Rationalizing denominators using conjugate surds: Why use fraction w/ num. = denom.?

Deano

New member
Joined
Jun 17, 2018
Messages
1
Hi, I am very new to this topic and I am having a difficult time trying to understand the concept behind this certain aspect of the topic Logarithms.

When trying to rationalize the denominator, I don't understand why I must multiply it by a fraction with the same numerator and denominator. Like the example here:

. . . . .\(\displaystyle \dfrac{3}{\sqrt{\strut 2\,}}\, =\, \dfrac{3}{\sqrt{\strut 2\,}}\, \left(\dfrac{\sqrt{\strut 2\,}}{\sqrt{\strut 2\,}}\right)\, =\, \dfrac{3}{2}\, \sqrt{\strut 2\,}\)

Surely i could just make the numerator 1 and the denominator square root of 2 right?
 

Attachments

Last edited by a moderator:

Subhotosh Khan

Super Moderator
Staff member
Joined
Jun 18, 2007
Messages
18,149
Hi, I am very new to this topic and I am having a difficult time trying to understand the concept behind this certain aspect of the topic Logarithms.

When trying to rationalize the denominator, I don't understand why I must multiply it by a fraction with the same numerator and denominator. Like the example here:

. . . . .\(\displaystyle \dfrac{3}{\sqrt{\strut 2\,}}\, =\, \dfrac{3}{\sqrt{\strut 2\,}}\, \left(\dfrac{\sqrt{\strut 2\,}}{\sqrt{\strut 2\,}}\right)\, =\, \dfrac{3}{2}\, \sqrt{\strut 2\,}\)

Surely i could just make the numerator 1 and the denominator square root of 2 right?
When trying to rationalize the denominator, you don't want to change the value of your given expression. When you multiply it by a fraction with the same numerator and denominator, you are effectively multiplying by one (1). So the value of your original expression remain the same (in your case 3/√2) to justify the "=" sign.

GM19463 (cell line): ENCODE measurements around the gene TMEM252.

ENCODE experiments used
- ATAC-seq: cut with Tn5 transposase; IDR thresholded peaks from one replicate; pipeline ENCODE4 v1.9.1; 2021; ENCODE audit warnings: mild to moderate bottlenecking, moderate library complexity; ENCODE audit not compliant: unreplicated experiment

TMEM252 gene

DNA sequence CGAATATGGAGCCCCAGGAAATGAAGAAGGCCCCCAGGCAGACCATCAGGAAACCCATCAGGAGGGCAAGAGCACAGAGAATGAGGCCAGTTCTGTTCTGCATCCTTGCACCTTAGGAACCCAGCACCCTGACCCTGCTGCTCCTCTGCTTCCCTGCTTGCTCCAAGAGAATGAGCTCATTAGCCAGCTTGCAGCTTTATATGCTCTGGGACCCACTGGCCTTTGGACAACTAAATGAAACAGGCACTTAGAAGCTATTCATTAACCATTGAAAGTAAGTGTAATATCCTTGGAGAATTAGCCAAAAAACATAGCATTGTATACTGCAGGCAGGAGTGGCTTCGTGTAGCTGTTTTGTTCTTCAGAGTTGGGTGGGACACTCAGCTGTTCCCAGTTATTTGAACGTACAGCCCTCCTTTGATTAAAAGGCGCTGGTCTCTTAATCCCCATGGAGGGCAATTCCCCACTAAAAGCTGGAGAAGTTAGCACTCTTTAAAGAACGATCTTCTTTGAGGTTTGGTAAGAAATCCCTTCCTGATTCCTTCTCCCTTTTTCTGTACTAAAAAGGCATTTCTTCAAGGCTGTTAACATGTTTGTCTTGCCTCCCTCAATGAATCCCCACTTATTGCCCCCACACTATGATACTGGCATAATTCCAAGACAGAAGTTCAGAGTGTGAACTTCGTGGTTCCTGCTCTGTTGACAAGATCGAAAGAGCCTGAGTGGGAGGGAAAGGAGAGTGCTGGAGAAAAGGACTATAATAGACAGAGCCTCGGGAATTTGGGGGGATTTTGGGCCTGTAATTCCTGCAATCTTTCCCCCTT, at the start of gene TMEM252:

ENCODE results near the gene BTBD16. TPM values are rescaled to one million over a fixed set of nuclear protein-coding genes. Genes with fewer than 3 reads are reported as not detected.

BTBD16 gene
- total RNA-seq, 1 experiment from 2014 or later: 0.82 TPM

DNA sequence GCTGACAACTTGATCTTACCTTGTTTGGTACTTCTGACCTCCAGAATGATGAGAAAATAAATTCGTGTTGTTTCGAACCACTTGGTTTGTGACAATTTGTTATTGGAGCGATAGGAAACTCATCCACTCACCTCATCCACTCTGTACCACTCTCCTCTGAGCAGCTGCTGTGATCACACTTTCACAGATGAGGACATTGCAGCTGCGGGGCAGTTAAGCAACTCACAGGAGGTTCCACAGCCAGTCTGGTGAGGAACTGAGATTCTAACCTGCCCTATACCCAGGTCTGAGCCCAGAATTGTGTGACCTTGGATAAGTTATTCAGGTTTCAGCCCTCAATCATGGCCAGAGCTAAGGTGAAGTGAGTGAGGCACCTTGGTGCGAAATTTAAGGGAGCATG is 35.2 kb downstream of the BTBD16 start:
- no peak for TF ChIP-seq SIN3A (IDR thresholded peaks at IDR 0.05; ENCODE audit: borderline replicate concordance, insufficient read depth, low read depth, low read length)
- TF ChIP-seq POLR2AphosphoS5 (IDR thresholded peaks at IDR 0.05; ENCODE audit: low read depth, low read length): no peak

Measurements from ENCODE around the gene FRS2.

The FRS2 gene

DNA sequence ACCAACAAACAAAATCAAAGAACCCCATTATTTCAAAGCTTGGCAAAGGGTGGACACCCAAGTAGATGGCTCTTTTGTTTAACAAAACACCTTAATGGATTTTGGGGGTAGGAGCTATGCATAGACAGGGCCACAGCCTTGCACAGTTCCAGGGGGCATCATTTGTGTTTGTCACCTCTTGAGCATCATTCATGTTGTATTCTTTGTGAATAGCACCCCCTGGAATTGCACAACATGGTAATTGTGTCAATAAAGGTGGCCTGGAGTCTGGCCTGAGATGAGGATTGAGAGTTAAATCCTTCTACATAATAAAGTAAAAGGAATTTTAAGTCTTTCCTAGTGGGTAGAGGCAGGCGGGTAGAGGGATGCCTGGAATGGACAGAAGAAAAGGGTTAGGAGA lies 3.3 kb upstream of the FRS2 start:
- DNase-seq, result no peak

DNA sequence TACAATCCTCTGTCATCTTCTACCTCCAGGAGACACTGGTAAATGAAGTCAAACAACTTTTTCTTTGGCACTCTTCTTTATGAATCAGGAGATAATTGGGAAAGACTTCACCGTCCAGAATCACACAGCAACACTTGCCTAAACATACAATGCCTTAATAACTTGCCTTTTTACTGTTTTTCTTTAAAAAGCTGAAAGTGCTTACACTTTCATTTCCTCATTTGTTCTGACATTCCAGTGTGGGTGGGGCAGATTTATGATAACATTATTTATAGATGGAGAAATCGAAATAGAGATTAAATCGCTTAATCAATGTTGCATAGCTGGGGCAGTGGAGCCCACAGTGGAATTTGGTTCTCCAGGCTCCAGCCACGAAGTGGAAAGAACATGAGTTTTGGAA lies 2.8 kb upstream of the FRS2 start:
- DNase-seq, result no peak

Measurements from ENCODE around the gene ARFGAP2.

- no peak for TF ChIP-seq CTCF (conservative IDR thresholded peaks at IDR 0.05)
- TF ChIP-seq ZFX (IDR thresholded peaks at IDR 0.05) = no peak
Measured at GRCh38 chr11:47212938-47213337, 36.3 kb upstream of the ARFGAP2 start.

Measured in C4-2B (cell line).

Last edited by a moderator:

Jomo

Elite Member
Joined
Dec 30, 2014
Messages
3,050
Hi, I am very new to this topic and I am having a difficult time trying to understand the concept behind this certain aspect of the topic Logarithms.

When trying to rationalize the denominator, I don't understand why I must multiply it by a fraction with the same numerator and denominator. Like the example here:

. . . . .\(\displaystyle \dfrac{3}{\sqrt{\strut 2\,}}\, =\, \dfrac{3}{\sqrt{\strut 2\,}}\, \left(\dfrac{\sqrt{\strut 2\,}}{\sqrt{\strut 2\,}}\right)\, =\, \dfrac{3}{2}\, \sqrt{\strut 2\,}\)

Surely i could just make the numerator 1 and the denominator square root of 2 right?
Whenever you want to change the way somethings looks you multiply it by one in a favorable way. You need to understand this as it always works and get get you out of trouble. For example if you know that your car gets 20 miles per gallon (since 20 miles and 1 gallon are equal for your car, then 20miles/1gal = 1gal/20miles = 1), then you can easily compute how many gallons you need to go 220 miles.

220 miles = 220 miles * 1 = 220 miles * 1 gal/20 miles = 11 gallons. The conversion factor converts miles to gallons or gallons to miles.
 
Last edited by a moderator:
Top